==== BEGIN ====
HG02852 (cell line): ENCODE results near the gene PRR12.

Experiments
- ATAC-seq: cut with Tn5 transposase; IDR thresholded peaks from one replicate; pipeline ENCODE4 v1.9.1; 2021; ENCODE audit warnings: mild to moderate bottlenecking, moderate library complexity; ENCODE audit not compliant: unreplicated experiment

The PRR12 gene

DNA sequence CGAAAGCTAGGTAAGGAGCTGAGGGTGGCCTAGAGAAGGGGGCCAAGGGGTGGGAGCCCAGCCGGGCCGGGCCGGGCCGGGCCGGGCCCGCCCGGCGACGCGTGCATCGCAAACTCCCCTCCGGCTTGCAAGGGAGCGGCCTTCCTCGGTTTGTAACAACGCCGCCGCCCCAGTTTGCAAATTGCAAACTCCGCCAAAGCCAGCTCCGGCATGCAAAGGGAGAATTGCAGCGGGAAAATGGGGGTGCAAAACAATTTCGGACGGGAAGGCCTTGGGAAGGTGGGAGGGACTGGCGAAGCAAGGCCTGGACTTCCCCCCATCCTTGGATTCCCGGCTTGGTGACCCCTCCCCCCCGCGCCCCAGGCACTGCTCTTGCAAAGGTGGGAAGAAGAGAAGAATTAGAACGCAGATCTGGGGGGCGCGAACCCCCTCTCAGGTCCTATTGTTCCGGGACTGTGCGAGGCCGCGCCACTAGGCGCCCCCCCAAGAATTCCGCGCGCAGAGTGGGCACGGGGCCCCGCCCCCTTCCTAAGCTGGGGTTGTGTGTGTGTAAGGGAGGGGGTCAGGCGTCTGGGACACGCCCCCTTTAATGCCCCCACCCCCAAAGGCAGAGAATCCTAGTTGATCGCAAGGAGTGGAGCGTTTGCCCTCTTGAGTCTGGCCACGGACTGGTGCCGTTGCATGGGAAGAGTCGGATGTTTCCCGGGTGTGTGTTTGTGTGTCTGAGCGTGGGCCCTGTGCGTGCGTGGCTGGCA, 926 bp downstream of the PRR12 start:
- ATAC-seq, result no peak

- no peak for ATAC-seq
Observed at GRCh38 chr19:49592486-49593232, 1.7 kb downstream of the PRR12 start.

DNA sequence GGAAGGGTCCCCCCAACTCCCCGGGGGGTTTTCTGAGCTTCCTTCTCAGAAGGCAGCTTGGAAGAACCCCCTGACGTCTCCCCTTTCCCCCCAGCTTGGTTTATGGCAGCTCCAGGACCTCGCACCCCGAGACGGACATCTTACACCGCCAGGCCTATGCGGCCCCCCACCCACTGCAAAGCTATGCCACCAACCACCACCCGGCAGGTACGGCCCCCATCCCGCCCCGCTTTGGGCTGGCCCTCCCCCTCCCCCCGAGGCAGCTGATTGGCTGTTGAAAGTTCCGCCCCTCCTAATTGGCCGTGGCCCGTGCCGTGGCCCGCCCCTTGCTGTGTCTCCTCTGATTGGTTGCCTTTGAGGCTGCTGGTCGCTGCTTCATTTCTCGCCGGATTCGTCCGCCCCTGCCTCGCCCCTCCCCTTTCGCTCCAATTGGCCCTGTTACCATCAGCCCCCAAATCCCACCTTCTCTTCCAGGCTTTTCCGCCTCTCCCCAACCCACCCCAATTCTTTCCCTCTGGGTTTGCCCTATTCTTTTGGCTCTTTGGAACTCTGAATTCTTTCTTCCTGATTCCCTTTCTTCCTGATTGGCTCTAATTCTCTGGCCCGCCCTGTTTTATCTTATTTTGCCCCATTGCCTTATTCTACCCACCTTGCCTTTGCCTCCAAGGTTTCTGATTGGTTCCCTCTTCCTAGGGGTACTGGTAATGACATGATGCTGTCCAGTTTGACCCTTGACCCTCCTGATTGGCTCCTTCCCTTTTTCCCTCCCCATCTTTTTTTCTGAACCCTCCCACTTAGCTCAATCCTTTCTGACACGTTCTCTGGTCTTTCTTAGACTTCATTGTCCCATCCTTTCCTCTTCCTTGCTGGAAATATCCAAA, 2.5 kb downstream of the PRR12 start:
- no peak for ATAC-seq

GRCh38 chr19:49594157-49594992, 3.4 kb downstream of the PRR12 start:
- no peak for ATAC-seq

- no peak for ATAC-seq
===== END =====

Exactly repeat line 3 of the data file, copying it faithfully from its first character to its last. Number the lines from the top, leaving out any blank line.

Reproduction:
- ATAC-seq: cut with Tn5 transposase; IDR thresholded peaks from one replicate; pipeline ENCODE4 v1.9.1; 2021; ENCODE audit warnings: mild to moderate bottlenecking, moderate library complexity; ENCODE audit not compliant: unreplicated experiment